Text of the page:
Mauprat eBook

This eBook from the Gutenberg Project consists of approximately 457 pages of information about Mauprat.
all the formalities had not been fulfilled; that sufficient light had not been thrown on certain points in the case; that it would be showing too much haste to give a verdict when several circumstances were still wrapped in mystery.  He demanded that the doctors should be called to express an opinion as to the possibility of taking Mademoiselle de Mauprat’s evidence.  He pointed out that the most important, in fact the only important, testimony was that of Patience, and that Patience might appear any day and prove me innocent.  Finally, he demanded that they should order a search to be made for the mendicant friar whose resemblance to the Mauprats had not yet been explained, and had been sworn to by trustworthy witnesses.  In his opinion it was essential to discover what had become of Antony Mauprat, and to call upon the Trappist for information on this point.  He complained bitterly that they had deprived him of all means of defence by refusing any delay; and he had the courage to assert that some evil passions must be responsible for such blind haste as had marked the conduct of this trial.  On this the president called him to order.  Then the King’s advocate replied triumphantly that all formalities had been fulfilled; that the court was sufficiently enlightened; that a search for the mendicant friar would be a piece of folly and in bad taste, since John Mauprat had proved his last brother’s death, which had taken place several years before.  The court retired to deliberate; at the end of half an hour they came back with a verdict condemning me to death.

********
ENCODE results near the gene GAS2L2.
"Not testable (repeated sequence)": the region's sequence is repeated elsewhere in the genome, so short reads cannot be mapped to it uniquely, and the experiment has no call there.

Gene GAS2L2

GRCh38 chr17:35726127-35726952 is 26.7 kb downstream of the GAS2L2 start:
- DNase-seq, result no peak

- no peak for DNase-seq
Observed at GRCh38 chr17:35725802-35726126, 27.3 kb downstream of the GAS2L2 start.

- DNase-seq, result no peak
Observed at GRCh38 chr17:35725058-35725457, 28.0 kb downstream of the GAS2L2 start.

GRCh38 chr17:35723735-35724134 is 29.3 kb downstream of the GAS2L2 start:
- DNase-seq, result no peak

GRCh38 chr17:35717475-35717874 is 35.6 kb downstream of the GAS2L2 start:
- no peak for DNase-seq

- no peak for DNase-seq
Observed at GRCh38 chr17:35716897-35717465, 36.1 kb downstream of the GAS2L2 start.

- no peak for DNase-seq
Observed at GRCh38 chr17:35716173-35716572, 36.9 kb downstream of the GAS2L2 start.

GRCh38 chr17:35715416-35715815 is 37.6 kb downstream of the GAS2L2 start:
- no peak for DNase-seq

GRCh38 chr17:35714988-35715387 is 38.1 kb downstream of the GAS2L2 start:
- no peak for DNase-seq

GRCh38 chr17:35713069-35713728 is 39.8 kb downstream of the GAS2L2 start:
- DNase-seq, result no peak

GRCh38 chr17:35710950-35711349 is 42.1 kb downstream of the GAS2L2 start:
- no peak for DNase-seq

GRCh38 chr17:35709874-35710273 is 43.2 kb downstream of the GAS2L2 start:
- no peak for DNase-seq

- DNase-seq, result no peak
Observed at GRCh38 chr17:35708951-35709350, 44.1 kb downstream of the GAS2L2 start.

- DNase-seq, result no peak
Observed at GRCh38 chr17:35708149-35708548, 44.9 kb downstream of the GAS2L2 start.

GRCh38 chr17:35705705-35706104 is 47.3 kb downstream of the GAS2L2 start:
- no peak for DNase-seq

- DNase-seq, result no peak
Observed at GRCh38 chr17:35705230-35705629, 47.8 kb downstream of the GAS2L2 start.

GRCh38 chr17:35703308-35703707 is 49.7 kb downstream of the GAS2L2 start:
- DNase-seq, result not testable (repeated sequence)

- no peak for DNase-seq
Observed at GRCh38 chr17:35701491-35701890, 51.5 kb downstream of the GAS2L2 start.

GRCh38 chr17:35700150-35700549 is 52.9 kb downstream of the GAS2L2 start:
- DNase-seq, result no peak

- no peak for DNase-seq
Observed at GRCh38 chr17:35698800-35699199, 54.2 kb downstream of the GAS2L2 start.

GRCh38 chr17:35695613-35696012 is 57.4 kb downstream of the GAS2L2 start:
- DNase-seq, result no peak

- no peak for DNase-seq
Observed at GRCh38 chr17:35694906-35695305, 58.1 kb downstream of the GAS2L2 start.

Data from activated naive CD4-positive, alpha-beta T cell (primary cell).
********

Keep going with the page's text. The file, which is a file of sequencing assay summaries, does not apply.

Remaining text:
Although the haste with which the trial had been conducted and the severity of the sentence were iniquitous, and filled those who were most bitter against me with amazement, I received the blow with supreme indifference; I no longer felt an interest in anything on earth.  I commended my soul and the vindication of my memory to God.  I said to myself that if Edmee died I should find her again in a better world; that if she survived me and recovered her reason, she would one day succeed in discovering the truth, and that then I should live in her heart as a dear and tender memory.  Irritable as I am, and always inclined to violence in the case of anything that is an obstacle or an offence to me, I am astonished at the philosophical resignation and the proud calm I have shown on the momentous occasions of life, and above all on this one.

It was two o’clock in the morning.  The case had lasted for fourteen hours.  A silence as of death reigned over the court, which was as full and as attentive as at the beginning, so fond are mortals of anything in the nature of a show.  That offered by the criminal court at this moment was somewhat dismal.  Those men in red robes, as pale and stern and implacable as the Council of Ten at Venice; those ghosts of women decked with flowers, who, by the dim light of the tapers, looked like mere reflections

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Mauprat from Project Gutenberg. Public domain.
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